|Grid position||168/269 PAL|
|Founded by||"May 1st" group members|
Ga'aton, in the past transliterated as Gaathon, is also the name of a biblical town in the allotment of Asher, located at one of the ancient tells (mounds) near the kibbutz. The tell known as Horbat Ga'aton ("ruins of Ga'aton"; from Arabic Khirbat Ja'tun) northwest of the kibbutz and near the Ga'aton River is one candidate, and there are other tells in the vicinity with remains from the time of the Hebrew Bible. Most English translations of the Hebrew Bible offer the name Gaash (2 Samuel 23:30); in the Latin of the Vulgate it is Gaas.
Ceramic remains found in Ga'aton were dated to the 5th to 7th century CE.
Incorporated into the Ottoman Empire in 1517, Ja'tun appeared in the census of 1596, located in the Nahiya of Acca of the Liwa of Safad. The population was 11 households, all Muslim. They paid a fixed tax-rate of 25% on agricultural products, including wheat, barley, fruit trees, cotton, goats and beehives; in addition to grasslands, occasional revenues and a water mill, a total of 3000 Akçe.
In 1875, Victor Guérin found the village tho have 15 farmers and shepherds, however, in 1881, the Palestine Exploration Fund's Survey of Western Palestine (SWP) found at Khurbet Jathun only heaps of stones and modern ruins, a few mills, and some well-dressed stones scattered about.
British Mandate period
In the 1945 statistics the population of Ga'aton was 140, all Jews; the area was counted together with that of Shavei Tzion, Mazra'a and Ein Sara, and totalled 7,407 dunams of land according to an official land and population survey.
Kibbutz Ga'aton was founded by members of the "May 1st" gar'in of immigrants from Hungary. The group, which was affiliated with the left-wing Hashomer Hatzair movement and took its name from the International Workers' Day, did its pioneering training at Kibbutz Eilon on the Lebanese border, and on 8 October 1948, founded its own kibbutz, which was at first named "May 1st" and later renamed "Ga'aton".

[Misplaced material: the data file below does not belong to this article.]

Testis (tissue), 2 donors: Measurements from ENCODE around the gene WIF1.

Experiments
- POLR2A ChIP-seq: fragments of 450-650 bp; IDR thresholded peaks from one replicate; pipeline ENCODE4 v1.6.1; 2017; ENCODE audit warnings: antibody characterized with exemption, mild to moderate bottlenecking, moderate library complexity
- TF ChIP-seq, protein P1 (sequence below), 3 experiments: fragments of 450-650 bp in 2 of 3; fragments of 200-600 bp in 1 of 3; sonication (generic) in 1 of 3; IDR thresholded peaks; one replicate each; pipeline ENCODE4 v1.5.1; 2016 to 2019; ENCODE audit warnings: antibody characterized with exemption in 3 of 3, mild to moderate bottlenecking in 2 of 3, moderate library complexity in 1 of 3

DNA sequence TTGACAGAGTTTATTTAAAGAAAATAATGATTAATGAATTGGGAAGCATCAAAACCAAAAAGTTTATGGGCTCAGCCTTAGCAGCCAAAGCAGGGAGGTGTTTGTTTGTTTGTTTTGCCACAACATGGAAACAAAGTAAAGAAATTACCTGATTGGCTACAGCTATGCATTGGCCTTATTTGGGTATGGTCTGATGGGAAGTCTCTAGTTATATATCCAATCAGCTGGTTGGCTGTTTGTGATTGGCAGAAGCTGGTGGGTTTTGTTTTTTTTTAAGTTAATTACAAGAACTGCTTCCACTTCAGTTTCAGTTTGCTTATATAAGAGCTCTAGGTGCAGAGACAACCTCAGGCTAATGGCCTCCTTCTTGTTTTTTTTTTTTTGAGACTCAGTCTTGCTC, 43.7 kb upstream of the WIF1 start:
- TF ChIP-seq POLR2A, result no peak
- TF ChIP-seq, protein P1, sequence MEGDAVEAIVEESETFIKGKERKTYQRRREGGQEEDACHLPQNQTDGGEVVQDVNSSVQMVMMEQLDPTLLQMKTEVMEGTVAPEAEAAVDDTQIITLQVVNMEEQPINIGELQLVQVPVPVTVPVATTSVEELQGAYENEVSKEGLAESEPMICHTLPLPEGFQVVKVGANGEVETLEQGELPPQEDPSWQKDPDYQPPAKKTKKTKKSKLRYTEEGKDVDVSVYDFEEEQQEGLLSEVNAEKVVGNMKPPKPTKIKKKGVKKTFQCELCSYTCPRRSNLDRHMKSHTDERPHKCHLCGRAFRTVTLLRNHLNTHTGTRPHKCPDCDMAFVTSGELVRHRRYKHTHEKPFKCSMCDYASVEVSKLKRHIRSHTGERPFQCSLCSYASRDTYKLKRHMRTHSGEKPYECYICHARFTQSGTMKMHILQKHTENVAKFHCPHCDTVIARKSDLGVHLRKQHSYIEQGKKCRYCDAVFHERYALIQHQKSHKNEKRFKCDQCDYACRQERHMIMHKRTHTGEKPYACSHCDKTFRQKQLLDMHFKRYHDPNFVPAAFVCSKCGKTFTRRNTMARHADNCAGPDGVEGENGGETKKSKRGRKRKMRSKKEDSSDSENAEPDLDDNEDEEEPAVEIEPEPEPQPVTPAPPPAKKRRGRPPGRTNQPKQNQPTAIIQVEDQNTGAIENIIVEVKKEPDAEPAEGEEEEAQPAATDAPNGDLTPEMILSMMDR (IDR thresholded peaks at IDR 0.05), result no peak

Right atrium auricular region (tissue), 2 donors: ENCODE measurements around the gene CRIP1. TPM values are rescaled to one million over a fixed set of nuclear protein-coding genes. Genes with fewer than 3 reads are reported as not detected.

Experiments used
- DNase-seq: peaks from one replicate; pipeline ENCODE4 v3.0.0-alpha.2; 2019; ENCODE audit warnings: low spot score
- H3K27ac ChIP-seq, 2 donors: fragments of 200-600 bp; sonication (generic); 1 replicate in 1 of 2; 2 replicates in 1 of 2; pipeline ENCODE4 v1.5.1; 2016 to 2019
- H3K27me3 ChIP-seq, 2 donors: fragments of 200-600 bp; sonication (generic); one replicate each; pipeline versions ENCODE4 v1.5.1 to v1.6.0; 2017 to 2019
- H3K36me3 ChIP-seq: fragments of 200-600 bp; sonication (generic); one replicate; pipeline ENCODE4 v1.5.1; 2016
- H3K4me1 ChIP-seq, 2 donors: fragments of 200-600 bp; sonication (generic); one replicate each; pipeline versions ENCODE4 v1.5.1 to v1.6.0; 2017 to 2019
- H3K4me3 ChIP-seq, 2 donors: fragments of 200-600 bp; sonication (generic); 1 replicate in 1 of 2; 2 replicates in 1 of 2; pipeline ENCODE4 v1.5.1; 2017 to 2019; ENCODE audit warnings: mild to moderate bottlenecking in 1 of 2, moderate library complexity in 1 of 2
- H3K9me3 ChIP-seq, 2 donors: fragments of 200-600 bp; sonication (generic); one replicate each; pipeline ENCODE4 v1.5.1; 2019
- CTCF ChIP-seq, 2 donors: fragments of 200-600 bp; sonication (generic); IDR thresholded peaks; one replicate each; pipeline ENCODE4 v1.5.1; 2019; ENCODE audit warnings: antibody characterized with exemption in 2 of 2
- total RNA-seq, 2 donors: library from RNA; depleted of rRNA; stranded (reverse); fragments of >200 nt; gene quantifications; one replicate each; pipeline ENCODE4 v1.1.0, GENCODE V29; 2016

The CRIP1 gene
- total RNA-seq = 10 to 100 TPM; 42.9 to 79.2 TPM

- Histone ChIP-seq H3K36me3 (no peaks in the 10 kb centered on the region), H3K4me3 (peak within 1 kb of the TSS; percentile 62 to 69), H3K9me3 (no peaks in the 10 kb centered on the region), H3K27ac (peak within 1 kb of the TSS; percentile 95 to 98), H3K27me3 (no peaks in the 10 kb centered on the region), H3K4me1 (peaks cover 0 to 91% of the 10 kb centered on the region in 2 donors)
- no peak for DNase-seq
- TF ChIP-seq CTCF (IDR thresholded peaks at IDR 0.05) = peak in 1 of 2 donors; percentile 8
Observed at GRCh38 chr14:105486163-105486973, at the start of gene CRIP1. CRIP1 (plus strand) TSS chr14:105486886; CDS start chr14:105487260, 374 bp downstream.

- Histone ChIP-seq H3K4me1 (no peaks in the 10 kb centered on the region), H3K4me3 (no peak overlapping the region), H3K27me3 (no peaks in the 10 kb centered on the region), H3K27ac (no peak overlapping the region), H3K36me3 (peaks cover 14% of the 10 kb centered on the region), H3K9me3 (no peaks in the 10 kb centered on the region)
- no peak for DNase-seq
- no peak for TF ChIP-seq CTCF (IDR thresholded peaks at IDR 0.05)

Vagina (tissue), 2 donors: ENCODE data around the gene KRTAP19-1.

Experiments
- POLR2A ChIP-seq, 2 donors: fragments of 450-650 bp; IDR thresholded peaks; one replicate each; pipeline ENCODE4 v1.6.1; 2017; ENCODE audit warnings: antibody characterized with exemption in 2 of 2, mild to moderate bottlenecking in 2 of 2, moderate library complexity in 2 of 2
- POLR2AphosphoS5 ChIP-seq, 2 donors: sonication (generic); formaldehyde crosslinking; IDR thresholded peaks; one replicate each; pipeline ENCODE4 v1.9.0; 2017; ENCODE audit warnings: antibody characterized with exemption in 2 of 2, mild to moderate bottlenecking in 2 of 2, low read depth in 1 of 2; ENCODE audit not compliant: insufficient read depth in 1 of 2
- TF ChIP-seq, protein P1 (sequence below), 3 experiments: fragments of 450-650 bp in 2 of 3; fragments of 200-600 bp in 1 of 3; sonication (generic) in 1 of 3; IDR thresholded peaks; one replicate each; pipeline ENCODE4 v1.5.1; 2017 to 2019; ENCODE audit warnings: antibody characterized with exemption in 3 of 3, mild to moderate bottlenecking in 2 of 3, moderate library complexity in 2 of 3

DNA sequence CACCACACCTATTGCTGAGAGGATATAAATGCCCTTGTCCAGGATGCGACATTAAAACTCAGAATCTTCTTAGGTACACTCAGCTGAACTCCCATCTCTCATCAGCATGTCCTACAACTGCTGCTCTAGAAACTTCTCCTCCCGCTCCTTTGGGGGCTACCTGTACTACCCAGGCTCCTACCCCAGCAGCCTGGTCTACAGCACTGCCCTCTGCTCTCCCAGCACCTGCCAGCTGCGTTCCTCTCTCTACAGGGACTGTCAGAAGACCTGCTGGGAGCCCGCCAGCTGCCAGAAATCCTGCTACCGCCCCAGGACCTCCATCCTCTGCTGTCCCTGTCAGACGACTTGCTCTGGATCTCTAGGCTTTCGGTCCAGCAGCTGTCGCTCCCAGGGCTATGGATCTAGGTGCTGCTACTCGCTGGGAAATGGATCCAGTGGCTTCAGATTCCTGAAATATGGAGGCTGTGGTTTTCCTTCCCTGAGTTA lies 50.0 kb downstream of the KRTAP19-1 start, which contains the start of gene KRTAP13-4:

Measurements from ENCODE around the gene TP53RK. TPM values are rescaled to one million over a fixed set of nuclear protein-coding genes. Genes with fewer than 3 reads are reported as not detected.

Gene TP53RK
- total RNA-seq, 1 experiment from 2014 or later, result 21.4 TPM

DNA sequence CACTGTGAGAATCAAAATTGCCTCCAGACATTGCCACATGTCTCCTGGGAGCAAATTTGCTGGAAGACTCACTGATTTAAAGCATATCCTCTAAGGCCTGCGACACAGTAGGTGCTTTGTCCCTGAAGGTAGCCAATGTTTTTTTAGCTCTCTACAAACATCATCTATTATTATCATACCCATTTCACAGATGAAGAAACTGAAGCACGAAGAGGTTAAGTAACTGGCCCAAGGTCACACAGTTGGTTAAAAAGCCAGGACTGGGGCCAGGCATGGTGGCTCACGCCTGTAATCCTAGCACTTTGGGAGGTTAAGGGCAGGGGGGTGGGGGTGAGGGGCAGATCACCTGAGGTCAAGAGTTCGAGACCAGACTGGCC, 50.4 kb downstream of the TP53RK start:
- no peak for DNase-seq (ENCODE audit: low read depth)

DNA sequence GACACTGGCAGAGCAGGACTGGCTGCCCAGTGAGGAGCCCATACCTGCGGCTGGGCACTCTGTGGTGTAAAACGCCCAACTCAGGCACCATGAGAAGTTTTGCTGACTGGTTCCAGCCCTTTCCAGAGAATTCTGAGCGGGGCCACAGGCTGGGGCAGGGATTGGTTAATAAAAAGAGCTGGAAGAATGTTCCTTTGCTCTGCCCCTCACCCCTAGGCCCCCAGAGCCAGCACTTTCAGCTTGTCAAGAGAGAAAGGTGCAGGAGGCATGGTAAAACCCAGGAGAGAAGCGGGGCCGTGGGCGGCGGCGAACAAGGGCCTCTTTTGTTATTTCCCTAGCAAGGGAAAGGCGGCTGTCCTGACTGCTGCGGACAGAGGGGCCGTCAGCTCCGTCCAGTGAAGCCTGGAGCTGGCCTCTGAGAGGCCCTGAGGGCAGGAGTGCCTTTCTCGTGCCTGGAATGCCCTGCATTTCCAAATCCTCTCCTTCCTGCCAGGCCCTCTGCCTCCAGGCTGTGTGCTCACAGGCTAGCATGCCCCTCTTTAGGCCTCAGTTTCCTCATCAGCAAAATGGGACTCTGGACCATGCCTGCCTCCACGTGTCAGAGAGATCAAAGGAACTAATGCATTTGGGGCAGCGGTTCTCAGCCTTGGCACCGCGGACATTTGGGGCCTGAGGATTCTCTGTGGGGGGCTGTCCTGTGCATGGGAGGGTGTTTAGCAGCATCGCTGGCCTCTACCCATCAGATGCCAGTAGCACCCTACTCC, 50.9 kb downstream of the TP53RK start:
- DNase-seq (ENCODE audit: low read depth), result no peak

According to Palestinian historian Walid Khalidi, the kibbutz was established on land belonging to Khirbat Jiddin, the Arabic name of a ruined castle used by the al-Suwaytat Bedouin tribe[dubious ] and listed by Khalidi as a depopulated Arab village.[dubious ]
- Shmuel Katz (1926 – 2010) - artist, illustrator and cartoonist
- "List of localities, in Alphabetical order" (PDF). Israel Central Bureau of Statistics. Retrieved August 26, 2018.
- Raphael Frankel and Israel Finkelstein, in an article published by them, entitled The Northwest Corner of Eretz-Israel in the Baraita ‘Boundaries of Eretz-Israel’, Cathedra: For the History of Eretz Israel and its Yishuv (pub. by: Yad Izhak Ben Zvi), vol. 27, Jerusalem 1983, p. 43. (see: Finkelstein, Israel (1983). "'The Northwest Corner of Eretz-Israel' in the Baraita 'Boundaries of Eratz-Israel'". Cathedra: For the History of Eretz Israel and Its Yishuv. 27: 39–46. JSTOR 23398920. (Registration required (help)).).
- Grootkerk, 2000, p. 33
- von Starck, 1894, p. 58
- Dauphin, 1998, p. 635
- The al-Qalqashandi version of the hudna, referred in Barag, 1979, p. 203, #7
- Khamisy, 2013, p. 93, #10
- Hütteroth and Abdulfattah, 1977, p. 192